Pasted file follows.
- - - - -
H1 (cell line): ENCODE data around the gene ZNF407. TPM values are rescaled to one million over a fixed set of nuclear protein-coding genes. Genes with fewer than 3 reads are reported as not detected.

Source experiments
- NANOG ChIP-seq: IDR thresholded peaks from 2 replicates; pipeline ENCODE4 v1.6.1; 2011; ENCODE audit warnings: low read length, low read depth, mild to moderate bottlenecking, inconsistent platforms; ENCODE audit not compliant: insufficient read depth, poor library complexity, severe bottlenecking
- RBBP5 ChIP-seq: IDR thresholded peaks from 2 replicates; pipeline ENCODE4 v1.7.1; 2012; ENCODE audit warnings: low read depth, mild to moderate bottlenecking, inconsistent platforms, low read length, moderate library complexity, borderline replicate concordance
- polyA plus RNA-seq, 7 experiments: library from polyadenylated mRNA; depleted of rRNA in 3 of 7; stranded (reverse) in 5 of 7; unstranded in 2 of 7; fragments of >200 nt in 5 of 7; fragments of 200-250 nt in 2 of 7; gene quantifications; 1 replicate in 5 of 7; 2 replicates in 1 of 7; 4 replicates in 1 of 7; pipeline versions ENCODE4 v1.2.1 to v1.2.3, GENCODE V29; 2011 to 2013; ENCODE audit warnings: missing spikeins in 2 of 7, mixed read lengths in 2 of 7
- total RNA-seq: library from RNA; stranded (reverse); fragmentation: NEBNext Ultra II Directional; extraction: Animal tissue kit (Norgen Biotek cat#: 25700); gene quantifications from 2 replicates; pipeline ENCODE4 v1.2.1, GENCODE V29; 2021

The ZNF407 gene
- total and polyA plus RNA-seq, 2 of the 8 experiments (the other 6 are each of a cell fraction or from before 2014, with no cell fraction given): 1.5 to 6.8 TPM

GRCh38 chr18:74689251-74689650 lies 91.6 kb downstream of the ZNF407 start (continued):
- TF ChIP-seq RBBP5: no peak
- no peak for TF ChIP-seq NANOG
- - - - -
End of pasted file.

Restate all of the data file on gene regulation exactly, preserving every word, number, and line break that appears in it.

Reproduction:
H1 (cell line): ENCODE data around the gene ZNF407. TPM values are rescaled to one million over a fixed set of nuclear protein-coding genes. Genes with fewer than 3 reads are reported as not detected.

Source experiments
- NANOG ChIP-seq: IDR thresholded peaks from 2 replicates; pipeline ENCODE4 v1.6.1; 2011; ENCODE audit warnings: low read length, low read depth, mild to moderate bottlenecking, inconsistent platforms; ENCODE audit not compliant: insufficient read depth, poor library complexity, severe bottlenecking
- RBBP5 ChIP-seq: IDR thresholded peaks from 2 replicates; pipeline ENCODE4 v1.7.1; 2012; ENCODE audit warnings: low read depth, mild to moderate bottlenecking, inconsistent platforms, low read length, moderate library complexity, borderline replicate concordance
- polyA plus RNA-seq, 7 experiments: library from polyadenylated mRNA; depleted of rRNA in 3 of 7; stranded (reverse) in 5 of 7; unstranded in 2 of 7; fragments of >200 nt in 5 of 7; fragments of 200-250 nt in 2 of 7; gene quantifications; 1 replicate in 5 of 7; 2 replicates in 1 of 7; 4 replicates in 1 of 7; pipeline versions ENCODE4 v1.2.1 to v1.2.3, GENCODE V29; 2011 to 2013; ENCODE audit warnings: missing spikeins in 2 of 7, mixed read lengths in 2 of 7
- total RNA-seq: library from RNA; stranded (reverse); fragmentation: NEBNext Ultra II Directional; extraction: Animal tissue kit (Norgen Biotek cat#: 25700); gene quantifications from 2 replicates; pipeline ENCODE4 v1.2.1, GENCODE V29; 2021

The ZNF407 gene
- total and polyA plus RNA-seq, 2 of the 8 experiments (the other 6 are each of a cell fraction or from before 2014, with no cell fraction given): 1.5 to 6.8 TPM

GRCh38 chr18:74689251-74689650 lies 91.6 kb downstream of the ZNF407 start (continued):
- TF ChIP-seq RBBP5: no peak
- no peak for TF ChIP-seq NANOG